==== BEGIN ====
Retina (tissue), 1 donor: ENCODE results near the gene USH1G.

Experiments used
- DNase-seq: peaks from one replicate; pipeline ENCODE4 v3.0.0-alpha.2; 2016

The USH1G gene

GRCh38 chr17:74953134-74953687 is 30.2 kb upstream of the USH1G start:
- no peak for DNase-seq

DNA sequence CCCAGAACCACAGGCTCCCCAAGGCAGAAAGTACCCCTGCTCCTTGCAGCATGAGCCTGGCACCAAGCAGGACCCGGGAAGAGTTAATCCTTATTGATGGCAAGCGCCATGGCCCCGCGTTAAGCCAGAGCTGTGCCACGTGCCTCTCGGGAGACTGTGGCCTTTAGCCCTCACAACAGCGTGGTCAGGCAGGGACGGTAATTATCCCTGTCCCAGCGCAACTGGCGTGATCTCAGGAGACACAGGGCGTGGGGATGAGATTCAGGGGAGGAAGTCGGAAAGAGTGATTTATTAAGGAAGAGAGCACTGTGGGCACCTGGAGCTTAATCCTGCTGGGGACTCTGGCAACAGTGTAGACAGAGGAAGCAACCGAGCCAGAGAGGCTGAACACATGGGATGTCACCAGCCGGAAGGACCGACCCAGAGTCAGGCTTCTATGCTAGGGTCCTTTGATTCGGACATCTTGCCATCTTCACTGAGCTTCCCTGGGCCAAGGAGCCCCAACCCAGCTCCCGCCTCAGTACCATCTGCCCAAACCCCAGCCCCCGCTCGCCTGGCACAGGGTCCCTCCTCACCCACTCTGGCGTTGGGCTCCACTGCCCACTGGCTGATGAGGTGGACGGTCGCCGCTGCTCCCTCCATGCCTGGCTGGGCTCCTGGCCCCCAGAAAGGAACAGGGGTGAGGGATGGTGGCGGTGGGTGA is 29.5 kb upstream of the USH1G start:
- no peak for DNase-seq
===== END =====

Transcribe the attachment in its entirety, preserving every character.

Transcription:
Retina (tissue), 1 donor: ENCODE results near the gene USH1G.

Experiments used
- DNase-seq: peaks from one replicate; pipeline ENCODE4 v3.0.0-alpha.2; 2016

The USH1G gene

GRCh38 chr17:74953134-74953687 is 30.2 kb upstream of the USH1G start:
- no peak for DNase-seq

DNA sequence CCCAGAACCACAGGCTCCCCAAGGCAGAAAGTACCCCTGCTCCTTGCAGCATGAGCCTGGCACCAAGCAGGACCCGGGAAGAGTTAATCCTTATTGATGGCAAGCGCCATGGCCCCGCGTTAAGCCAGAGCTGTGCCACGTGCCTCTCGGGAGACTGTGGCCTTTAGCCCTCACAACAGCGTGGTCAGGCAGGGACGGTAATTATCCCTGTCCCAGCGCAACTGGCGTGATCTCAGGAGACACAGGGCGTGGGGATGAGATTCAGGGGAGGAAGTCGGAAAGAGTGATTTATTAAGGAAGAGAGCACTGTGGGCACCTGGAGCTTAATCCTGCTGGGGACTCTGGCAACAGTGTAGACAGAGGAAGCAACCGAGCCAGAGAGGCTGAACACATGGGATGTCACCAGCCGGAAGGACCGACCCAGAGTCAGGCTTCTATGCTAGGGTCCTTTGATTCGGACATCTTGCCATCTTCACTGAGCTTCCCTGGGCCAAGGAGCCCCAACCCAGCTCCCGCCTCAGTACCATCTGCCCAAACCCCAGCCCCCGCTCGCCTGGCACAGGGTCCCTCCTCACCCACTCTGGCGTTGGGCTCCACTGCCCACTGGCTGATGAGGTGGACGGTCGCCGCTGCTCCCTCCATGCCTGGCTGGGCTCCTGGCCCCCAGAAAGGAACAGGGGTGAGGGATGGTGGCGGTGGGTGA is 29.5 kb upstream of the USH1G start:
- no peak for DNase-seq